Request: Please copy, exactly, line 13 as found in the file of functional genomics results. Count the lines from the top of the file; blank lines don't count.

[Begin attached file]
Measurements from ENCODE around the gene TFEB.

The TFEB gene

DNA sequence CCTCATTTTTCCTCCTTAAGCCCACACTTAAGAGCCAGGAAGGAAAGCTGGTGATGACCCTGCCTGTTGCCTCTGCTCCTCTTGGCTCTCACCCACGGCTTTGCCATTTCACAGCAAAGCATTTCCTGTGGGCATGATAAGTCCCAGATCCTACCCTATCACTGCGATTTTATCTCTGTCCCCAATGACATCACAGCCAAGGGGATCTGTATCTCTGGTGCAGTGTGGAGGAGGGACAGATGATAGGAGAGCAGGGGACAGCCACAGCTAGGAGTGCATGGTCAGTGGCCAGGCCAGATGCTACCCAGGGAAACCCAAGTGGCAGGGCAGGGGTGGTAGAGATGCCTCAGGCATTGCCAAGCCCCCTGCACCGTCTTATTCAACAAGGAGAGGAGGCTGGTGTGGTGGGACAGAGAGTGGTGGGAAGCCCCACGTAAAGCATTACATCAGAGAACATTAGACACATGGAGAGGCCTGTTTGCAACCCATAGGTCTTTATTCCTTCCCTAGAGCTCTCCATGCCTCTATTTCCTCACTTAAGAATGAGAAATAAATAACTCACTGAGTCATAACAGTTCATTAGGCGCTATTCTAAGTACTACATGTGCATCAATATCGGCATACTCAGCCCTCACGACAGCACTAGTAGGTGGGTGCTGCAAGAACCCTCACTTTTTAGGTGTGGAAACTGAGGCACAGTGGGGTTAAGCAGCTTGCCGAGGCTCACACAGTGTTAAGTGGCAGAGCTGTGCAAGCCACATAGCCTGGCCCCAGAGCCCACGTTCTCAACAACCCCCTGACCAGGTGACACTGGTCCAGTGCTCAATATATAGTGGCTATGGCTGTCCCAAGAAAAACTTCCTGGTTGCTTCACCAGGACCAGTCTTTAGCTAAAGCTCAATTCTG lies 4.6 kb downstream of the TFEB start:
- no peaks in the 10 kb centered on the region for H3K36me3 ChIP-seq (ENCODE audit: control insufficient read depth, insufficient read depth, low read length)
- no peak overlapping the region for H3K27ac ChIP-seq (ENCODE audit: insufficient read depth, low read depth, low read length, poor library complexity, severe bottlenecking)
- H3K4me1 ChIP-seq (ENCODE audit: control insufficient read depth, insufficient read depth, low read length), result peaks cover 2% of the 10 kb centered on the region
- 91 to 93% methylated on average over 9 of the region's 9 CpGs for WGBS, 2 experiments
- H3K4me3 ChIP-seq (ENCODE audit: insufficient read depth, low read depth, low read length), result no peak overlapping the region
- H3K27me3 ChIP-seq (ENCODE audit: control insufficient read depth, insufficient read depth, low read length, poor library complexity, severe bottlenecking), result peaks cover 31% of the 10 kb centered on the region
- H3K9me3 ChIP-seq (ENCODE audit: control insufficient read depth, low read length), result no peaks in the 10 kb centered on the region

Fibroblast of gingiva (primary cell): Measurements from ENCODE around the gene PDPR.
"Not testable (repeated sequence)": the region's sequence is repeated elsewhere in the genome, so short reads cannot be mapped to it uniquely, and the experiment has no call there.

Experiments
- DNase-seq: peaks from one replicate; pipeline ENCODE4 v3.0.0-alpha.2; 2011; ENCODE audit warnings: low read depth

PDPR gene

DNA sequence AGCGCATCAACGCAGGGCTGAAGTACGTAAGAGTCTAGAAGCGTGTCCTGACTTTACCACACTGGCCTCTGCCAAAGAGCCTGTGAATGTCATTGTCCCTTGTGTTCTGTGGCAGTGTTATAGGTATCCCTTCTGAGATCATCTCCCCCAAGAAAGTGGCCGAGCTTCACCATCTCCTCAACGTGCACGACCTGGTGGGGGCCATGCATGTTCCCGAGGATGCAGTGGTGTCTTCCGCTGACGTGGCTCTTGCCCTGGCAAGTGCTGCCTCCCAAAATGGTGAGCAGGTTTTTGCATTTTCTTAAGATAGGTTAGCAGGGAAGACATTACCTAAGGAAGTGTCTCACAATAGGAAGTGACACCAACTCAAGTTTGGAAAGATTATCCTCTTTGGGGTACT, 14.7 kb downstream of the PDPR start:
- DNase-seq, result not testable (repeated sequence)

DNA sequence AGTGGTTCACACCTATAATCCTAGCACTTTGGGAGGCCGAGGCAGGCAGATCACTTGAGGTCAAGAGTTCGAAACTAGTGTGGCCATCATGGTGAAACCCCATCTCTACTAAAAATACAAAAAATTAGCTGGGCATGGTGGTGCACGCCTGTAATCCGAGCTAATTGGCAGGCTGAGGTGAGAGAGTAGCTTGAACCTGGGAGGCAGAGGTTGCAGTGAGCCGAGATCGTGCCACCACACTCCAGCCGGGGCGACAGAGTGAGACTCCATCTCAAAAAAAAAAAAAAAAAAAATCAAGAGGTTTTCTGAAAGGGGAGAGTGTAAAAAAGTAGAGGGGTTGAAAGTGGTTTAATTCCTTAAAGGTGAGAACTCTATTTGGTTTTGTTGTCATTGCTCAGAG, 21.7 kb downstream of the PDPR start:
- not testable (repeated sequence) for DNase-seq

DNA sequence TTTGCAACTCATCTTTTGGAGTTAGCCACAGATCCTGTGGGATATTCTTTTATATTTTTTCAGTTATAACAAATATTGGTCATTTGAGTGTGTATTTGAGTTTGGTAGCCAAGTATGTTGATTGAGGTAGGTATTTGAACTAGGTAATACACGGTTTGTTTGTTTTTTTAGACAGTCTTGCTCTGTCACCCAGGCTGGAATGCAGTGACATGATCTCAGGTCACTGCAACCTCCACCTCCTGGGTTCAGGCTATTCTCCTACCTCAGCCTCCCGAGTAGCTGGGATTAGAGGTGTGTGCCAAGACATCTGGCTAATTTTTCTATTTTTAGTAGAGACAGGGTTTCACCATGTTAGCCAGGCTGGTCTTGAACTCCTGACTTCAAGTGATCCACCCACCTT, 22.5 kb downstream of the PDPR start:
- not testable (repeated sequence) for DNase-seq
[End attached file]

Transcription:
Experiments